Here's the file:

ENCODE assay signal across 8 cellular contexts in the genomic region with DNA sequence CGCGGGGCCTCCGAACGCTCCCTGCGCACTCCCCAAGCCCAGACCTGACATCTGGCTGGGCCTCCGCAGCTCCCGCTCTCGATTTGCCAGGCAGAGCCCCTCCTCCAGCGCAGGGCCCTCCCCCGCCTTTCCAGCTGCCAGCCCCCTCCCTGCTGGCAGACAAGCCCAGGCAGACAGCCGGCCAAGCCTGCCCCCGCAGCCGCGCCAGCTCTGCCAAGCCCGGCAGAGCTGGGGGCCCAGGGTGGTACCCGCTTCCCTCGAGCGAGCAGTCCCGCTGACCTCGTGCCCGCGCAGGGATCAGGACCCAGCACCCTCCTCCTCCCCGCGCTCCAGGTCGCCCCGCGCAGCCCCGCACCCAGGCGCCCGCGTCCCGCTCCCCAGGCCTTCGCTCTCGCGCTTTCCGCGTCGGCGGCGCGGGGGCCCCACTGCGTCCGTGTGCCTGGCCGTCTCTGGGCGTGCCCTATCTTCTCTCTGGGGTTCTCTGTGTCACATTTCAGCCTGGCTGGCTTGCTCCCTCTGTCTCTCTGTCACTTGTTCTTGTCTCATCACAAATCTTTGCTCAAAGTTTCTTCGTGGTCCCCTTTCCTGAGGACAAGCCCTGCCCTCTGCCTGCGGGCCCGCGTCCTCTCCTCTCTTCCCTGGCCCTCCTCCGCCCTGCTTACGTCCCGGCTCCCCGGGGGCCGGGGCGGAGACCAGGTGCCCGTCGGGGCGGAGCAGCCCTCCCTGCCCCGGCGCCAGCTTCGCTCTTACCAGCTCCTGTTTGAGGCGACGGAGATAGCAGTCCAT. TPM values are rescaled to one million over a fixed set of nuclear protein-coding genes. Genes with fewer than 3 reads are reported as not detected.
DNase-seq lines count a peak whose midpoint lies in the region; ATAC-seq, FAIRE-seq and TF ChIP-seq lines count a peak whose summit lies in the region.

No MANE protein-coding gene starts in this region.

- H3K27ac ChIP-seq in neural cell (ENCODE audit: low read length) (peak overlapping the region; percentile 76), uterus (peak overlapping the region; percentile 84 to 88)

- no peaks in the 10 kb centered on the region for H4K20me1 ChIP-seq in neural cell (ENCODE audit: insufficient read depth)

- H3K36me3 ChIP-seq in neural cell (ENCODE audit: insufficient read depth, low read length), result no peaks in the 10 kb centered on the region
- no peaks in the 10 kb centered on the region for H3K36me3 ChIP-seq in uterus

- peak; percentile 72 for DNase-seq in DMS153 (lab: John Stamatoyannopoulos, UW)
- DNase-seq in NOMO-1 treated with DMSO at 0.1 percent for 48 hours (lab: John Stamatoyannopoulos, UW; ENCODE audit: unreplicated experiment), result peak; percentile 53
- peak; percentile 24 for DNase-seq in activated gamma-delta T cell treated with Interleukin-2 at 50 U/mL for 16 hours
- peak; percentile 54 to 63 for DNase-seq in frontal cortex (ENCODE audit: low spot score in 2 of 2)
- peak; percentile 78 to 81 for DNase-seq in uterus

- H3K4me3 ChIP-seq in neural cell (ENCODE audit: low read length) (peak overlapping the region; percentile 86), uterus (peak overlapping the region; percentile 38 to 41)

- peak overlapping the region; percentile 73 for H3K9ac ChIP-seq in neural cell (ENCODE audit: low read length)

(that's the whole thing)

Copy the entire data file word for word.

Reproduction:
ENCODE assay signal across 8 cellular contexts in the genomic region with DNA sequence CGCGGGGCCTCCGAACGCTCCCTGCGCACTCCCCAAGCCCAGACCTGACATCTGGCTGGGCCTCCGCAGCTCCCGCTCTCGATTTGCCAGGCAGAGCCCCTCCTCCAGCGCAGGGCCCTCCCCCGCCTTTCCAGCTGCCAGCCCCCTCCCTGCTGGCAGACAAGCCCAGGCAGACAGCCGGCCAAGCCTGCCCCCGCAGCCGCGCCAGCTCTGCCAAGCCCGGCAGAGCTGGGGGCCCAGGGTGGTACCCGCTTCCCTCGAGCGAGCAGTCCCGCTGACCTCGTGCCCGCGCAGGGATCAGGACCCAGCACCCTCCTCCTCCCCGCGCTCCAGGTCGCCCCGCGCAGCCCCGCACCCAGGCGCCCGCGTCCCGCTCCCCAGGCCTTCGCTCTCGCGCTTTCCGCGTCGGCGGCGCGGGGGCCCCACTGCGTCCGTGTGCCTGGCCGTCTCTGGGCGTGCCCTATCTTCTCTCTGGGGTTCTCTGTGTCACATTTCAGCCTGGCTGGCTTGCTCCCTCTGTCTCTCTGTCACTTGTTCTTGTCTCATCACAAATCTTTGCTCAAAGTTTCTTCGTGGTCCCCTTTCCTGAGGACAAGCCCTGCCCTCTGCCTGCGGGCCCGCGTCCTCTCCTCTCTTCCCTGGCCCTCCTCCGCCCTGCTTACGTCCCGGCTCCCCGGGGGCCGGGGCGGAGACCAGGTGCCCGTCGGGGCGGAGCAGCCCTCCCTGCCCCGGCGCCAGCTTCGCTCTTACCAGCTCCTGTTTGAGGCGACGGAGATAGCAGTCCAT. TPM values are rescaled to one million over a fixed set of nuclear protein-coding genes. Genes with fewer than 3 reads are reported as not detected.
DNase-seq lines count a peak whose midpoint lies in the region; ATAC-seq, FAIRE-seq and TF ChIP-seq lines count a peak whose summit lies in the region.

No MANE protein-coding gene starts in this region.

- H3K27ac ChIP-seq in neural cell (ENCODE audit: low read length) (peak overlapping the region; percentile 76), uterus (peak overlapping the region; percentile 84 to 88)

- no peaks in the 10 kb centered on the region for H4K20me1 ChIP-seq in neural cell (ENCODE audit: insufficient read depth)

- H3K36me3 ChIP-seq in neural cell (ENCODE audit: insufficient read depth, low read length), result no peaks in the 10 kb centered on the region
- no peaks in the 10 kb centered on the region for H3K36me3 ChIP-seq in uterus

- peak; percentile 72 for DNase-seq in DMS153 (lab: John Stamatoyannopoulos, UW)
- DNase-seq in NOMO-1 treated with DMSO at 0.1 percent for 48 hours (lab: John Stamatoyannopoulos, UW; ENCODE audit: unreplicated experiment), result peak; percentile 53
- peak; percentile 24 for DNase-seq in activated gamma-delta T cell treated with Interleukin-2 at 50 U/mL for 16 hours
- peak; percentile 54 to 63 for DNase-seq in frontal cortex (ENCODE audit: low spot score in 2 of 2)
- peak; percentile 78 to 81 for DNase-seq in uterus

- H3K4me3 ChIP-seq in neural cell (ENCODE audit: low read length) (peak overlapping the region; percentile 86), uterus (peak overlapping the region; percentile 38 to 41)

- peak overlapping the region; percentile 73 for H3K9ac ChIP-seq in neural cell (ENCODE audit: low read length)